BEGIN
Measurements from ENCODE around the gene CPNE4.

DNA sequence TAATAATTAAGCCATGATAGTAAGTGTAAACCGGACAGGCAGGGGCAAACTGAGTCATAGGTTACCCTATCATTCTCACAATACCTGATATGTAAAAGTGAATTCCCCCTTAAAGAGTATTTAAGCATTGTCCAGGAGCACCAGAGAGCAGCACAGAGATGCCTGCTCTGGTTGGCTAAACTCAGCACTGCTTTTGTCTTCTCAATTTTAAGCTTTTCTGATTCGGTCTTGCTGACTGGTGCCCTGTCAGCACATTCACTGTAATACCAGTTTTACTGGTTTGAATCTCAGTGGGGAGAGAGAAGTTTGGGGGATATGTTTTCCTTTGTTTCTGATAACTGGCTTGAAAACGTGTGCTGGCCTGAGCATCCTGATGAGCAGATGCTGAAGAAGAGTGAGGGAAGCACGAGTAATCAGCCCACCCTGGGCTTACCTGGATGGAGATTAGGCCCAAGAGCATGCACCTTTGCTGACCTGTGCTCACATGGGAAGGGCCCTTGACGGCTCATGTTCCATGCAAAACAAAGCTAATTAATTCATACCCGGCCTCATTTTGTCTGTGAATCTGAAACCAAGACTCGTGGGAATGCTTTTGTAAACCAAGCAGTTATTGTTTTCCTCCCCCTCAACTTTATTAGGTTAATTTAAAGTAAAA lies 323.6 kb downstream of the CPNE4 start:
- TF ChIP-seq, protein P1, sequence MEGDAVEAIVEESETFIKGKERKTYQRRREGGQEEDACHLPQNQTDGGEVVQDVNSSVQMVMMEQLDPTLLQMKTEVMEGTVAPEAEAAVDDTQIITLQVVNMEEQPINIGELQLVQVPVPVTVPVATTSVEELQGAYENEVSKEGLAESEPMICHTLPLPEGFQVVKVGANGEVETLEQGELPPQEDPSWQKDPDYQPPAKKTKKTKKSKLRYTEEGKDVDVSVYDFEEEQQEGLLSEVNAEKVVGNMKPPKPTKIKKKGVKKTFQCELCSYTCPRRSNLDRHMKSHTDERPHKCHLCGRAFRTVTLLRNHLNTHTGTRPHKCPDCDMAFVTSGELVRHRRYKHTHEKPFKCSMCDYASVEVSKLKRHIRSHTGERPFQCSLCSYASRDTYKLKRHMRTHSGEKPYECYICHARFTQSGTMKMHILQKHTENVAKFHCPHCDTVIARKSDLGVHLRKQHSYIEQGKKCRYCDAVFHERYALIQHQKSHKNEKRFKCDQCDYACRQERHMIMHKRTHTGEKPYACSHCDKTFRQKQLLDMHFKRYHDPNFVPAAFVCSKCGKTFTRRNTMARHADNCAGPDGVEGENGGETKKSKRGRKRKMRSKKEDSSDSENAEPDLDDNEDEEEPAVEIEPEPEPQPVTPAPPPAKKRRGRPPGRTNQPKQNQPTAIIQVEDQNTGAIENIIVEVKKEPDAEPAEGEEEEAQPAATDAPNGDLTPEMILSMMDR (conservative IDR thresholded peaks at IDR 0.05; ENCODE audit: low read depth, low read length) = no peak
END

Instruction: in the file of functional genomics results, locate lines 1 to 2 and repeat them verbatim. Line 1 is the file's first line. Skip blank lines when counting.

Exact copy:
Measurements from ENCODE around the gene CPNE4.

DNA sequence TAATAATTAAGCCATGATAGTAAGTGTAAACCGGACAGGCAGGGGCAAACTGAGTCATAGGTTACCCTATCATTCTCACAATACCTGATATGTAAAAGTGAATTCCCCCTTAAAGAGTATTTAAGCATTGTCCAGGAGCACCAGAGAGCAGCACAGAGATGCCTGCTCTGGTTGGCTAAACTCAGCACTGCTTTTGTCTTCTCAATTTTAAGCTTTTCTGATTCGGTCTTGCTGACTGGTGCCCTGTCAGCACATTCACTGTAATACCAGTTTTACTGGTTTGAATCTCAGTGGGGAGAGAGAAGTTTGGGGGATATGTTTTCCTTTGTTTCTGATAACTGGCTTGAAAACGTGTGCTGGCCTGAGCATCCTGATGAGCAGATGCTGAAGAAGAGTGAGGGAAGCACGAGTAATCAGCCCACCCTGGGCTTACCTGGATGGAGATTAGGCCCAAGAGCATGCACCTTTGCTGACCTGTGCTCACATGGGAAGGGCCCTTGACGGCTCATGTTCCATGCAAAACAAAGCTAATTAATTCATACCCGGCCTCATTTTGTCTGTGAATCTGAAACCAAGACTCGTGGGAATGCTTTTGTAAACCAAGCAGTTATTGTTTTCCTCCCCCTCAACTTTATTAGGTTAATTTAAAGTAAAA lies 323.6 kb downstream of the CPNE4 start: